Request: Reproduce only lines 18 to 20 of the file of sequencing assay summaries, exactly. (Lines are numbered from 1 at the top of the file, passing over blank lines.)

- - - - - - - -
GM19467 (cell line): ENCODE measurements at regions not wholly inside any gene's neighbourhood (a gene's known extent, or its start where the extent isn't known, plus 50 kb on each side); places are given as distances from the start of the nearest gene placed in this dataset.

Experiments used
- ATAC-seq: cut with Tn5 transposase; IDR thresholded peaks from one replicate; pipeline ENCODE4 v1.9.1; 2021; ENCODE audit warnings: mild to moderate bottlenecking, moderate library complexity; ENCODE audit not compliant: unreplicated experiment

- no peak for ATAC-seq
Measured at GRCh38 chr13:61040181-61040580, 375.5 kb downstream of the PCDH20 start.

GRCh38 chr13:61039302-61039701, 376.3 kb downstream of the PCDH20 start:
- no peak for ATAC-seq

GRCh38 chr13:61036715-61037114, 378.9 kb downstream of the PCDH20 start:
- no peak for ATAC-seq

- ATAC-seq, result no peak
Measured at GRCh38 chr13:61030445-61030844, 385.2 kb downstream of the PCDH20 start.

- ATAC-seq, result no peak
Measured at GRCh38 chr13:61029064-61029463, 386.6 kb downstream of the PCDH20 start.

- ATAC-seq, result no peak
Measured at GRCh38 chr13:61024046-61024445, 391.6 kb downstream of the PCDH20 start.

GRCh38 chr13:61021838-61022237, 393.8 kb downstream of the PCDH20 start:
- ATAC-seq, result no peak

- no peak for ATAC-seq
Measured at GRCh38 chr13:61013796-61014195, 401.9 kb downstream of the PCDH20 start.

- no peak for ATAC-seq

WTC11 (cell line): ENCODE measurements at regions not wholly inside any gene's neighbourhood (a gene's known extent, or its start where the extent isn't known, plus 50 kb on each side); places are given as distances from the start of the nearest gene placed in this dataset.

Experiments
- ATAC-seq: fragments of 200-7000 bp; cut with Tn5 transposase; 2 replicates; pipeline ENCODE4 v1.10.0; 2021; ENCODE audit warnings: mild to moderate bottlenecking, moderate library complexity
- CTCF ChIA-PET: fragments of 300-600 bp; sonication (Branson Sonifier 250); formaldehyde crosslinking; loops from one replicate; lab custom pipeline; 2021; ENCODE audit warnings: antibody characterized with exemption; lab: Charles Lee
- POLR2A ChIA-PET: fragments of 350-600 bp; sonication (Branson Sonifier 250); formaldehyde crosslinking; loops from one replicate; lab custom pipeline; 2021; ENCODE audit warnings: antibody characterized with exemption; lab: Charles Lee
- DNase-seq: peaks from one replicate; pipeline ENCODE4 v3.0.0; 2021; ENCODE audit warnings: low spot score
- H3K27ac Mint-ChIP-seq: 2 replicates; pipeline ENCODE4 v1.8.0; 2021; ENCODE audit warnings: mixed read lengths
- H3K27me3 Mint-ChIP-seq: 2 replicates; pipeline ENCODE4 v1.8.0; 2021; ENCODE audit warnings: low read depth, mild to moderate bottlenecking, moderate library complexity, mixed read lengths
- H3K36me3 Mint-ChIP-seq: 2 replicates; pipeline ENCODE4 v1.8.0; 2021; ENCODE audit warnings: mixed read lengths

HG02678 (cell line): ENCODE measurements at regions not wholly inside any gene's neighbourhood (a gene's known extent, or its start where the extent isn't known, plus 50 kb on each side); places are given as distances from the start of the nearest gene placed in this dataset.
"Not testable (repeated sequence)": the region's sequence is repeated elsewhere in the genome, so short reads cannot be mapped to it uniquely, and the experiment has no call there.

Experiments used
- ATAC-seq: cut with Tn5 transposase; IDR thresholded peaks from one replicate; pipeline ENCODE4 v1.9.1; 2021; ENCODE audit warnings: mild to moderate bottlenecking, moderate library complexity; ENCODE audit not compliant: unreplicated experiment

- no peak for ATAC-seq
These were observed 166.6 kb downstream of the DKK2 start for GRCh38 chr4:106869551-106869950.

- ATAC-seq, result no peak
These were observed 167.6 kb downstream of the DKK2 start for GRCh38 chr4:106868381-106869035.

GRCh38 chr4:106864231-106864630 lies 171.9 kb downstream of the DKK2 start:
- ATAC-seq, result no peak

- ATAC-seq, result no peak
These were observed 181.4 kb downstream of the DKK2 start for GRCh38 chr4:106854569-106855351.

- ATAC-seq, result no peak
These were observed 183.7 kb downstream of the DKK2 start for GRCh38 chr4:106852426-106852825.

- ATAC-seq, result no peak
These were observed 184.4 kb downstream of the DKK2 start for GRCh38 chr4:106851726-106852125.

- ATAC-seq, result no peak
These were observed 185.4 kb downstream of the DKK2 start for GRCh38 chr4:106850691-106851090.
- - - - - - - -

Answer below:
- no peak for ATAC-seq
Measured at GRCh38 chr13:61013796-61014195, 401.9 kb downstream of the PCDH20 start.

- no peak for ATAC-seq